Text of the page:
Tech support will delete your cookies and so will kids. For a play-of-the-day, tie on an apron for Christmas cooking with kids.
At this time of year, many families are making holiday favorites. While some make cookies, others are kneading the dough for cinnamon buns, rolling out pyrogies, decorating Yule logs, wrapping up tamales, cutting out mincemeat and butter tarts, chopping fruit for fruitcakes and Christmas puddings, and lining pans with pastry for tourtière (meat pie). These are only a few of the goodies that happen at this time of year in kitchens all around the world.
One of my friends and her kids and the grandkids plus assorted friends all get together for their version of gingerbread houses—which are made out of chocolate. Six of her seven grandchildren were there, ranging in age from 2½ to 19. The kids each got to decorate their own gingerbread house to take home. As she says, “You can NEVER have too many gum drops or Jelly Belly’s on the roof right?”
Obviously, this is a well-loved event because it happens year after year and it’s so meaningful for kids in a variety of ways. Feeling included is something we all want. Being part of a group or family gives kids a sense of belonging and increases their resilience and confidence. Kids too enjoy being creative and making something. Satisfaction is a reward for effort.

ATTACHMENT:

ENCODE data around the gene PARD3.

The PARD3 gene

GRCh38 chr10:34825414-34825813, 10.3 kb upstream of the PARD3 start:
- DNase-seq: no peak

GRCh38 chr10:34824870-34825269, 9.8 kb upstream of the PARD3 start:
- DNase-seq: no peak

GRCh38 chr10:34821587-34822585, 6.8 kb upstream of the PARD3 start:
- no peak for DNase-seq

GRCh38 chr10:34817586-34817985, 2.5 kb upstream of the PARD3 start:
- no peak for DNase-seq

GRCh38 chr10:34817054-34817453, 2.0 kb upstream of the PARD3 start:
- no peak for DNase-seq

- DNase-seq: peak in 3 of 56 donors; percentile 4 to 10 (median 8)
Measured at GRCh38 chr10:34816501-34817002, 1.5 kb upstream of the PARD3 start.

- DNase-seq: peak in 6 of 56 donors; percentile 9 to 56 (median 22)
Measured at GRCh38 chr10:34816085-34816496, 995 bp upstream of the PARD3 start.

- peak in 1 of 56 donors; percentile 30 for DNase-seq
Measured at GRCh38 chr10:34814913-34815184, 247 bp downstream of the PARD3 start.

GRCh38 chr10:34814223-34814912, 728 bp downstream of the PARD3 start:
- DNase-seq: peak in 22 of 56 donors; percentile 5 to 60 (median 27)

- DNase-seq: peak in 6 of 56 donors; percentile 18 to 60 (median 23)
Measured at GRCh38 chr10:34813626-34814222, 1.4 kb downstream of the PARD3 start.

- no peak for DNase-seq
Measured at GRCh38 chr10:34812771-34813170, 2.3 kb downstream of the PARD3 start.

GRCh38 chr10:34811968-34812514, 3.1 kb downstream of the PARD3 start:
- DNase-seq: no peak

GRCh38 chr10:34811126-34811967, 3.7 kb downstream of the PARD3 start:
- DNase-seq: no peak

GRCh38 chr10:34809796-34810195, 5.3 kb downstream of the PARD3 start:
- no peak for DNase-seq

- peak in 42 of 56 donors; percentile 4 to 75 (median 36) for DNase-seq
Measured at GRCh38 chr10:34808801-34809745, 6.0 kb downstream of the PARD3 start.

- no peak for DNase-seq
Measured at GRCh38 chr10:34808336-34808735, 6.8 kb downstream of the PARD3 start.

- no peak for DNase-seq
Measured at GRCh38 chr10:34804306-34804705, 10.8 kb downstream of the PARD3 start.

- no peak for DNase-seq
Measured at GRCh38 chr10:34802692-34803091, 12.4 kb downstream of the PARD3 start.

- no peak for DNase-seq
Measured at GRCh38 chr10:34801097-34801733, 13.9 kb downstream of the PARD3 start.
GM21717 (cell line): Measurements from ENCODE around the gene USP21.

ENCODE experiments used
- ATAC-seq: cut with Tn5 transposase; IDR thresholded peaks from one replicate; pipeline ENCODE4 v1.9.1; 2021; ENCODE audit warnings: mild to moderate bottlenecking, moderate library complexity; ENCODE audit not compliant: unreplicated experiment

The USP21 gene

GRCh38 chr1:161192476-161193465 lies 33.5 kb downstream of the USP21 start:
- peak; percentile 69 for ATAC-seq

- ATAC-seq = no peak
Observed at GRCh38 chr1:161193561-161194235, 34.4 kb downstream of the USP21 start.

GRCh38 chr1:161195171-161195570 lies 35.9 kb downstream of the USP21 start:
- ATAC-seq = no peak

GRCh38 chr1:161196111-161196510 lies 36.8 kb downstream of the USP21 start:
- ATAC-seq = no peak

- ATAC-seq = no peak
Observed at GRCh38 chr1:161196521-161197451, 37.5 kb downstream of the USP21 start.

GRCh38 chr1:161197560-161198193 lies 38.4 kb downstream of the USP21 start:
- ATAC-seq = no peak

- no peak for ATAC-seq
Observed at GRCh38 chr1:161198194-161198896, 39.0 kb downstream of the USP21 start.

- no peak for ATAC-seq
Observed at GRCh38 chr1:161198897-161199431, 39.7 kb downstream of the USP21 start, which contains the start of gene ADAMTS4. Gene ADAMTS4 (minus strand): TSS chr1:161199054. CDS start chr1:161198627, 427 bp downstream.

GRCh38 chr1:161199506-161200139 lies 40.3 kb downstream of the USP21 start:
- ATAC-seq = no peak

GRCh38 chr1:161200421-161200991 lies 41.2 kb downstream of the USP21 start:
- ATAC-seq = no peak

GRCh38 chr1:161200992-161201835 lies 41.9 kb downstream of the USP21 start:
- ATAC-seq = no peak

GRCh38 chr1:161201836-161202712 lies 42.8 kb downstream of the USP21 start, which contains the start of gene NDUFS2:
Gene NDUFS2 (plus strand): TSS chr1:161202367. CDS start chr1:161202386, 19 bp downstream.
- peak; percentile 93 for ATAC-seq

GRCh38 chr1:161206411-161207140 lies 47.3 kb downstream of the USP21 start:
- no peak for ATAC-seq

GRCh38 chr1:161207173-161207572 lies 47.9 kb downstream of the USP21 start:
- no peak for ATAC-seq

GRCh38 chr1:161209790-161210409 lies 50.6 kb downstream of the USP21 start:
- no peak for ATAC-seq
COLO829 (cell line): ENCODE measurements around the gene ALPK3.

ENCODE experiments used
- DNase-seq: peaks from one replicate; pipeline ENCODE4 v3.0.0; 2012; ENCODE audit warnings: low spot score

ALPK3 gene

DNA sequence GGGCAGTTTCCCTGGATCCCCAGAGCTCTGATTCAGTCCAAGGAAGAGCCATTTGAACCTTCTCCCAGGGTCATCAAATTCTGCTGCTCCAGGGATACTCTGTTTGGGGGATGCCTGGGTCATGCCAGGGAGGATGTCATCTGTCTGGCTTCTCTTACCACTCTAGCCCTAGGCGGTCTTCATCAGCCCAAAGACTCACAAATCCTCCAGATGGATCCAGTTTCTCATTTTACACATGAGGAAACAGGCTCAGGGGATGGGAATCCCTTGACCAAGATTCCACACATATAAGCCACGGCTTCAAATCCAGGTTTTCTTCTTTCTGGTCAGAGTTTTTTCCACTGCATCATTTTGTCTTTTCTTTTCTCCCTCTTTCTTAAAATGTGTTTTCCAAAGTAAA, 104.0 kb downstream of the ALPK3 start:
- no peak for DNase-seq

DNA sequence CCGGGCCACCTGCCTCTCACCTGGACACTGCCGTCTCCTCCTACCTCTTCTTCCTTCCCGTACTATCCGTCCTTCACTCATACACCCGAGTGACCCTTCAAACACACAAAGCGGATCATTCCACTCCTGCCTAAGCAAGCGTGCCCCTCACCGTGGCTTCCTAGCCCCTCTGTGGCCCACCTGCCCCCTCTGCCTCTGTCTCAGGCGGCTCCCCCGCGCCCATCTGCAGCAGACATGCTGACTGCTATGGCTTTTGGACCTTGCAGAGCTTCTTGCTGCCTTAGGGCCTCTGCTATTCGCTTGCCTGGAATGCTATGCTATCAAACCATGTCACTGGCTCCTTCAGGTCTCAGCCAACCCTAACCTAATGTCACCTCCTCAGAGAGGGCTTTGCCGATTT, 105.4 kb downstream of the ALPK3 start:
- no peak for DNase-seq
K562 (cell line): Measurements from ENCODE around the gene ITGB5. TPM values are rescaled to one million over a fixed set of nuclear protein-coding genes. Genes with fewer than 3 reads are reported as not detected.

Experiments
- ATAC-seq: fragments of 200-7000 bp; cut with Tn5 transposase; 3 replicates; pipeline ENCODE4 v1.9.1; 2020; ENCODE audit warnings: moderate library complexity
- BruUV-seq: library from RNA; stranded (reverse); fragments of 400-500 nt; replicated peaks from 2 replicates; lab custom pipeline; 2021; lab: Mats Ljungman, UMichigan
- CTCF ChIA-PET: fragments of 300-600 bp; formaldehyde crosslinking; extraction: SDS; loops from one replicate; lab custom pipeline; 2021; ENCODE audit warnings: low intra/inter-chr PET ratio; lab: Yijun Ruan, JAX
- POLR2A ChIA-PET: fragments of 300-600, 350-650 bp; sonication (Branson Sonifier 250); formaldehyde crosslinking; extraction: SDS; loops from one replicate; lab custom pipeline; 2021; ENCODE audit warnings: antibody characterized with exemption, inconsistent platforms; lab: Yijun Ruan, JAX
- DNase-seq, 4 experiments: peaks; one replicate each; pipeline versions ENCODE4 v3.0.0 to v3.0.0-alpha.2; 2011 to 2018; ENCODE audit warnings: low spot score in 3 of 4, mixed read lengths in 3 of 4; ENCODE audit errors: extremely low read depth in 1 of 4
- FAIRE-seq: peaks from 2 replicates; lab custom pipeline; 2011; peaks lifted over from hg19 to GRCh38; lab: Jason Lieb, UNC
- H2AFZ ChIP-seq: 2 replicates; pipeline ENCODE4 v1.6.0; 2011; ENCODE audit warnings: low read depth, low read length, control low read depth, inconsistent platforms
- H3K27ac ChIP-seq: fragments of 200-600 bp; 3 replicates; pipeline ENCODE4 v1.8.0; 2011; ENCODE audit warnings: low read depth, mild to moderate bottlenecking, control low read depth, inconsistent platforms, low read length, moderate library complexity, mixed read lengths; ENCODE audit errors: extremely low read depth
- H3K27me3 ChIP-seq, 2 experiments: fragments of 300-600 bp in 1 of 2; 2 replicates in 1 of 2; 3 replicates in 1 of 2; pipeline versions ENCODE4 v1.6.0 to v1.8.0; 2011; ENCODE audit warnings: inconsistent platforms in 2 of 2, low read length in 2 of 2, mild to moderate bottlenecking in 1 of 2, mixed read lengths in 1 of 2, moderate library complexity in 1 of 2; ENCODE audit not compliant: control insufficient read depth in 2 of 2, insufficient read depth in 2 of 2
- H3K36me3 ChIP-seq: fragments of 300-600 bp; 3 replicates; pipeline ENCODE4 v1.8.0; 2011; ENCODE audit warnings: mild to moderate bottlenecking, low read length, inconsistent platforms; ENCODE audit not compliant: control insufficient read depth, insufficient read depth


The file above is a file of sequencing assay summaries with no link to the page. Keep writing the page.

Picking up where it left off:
In addition to the emotional aspects, when cooking with kids, they learn about measuring, sequencing, counting, and following the steps in a recipe. There’s a fair amount of science as kids observe how mixing and heating cause changes. Language is an ingredient with special words and phrases as the cooks explain, ask and answer questions, and talk to each other. Children who cook develop more positive attitudes about food and nutrition as well.
Any Christmas cooking with kids happening at your house?